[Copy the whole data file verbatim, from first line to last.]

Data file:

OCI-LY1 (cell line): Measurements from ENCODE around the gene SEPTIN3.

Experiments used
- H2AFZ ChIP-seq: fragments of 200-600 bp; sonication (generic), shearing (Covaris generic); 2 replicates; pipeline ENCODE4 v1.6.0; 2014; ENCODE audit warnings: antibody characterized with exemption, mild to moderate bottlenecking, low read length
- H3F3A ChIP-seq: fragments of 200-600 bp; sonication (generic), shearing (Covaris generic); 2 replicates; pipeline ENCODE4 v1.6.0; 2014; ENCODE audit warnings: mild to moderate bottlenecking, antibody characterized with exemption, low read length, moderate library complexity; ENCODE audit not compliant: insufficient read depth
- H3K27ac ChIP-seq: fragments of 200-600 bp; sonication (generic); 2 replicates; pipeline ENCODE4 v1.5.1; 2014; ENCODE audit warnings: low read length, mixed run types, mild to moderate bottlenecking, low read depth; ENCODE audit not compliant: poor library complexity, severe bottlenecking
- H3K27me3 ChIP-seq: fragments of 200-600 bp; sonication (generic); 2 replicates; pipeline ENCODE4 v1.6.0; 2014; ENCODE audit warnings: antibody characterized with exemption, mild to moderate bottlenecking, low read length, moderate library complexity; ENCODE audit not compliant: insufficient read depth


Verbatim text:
OCI-LY1 (cell line): Measurements from ENCODE around the gene SEPTIN3.

Experiments used
- H2AFZ ChIP-seq: fragments of 200-600 bp; sonication (generic), shearing (Covaris generic); 2 replicates; pipeline ENCODE4 v1.6.0; 2014; ENCODE audit warnings: antibody characterized with exemption, mild to moderate bottlenecking, low read length
- H3F3A ChIP-seq: fragments of 200-600 bp; sonication (generic), shearing (Covaris generic); 2 replicates; pipeline ENCODE4 v1.6.0; 2014; ENCODE audit warnings: mild to moderate bottlenecking, antibody characterized with exemption, low read length, moderate library complexity; ENCODE audit not compliant: insufficient read depth
- H3K27ac ChIP-seq: fragments of 200-600 bp; sonication (generic); 2 replicates; pipeline ENCODE4 v1.5.1; 2014; ENCODE audit warnings: low read length, mixed run types, mild to moderate bottlenecking, low read depth; ENCODE audit not compliant: poor library complexity, severe bottlenecking
- H3K27me3 ChIP-seq: fragments of 200-600 bp; sonication (generic); 2 replicates; pipeline ENCODE4 v1.6.0; 2014; ENCODE audit warnings: antibody characterized with exemption, mild to moderate bottlenecking, low read length, moderate library complexity; ENCODE audit not compliant: insufficient read depth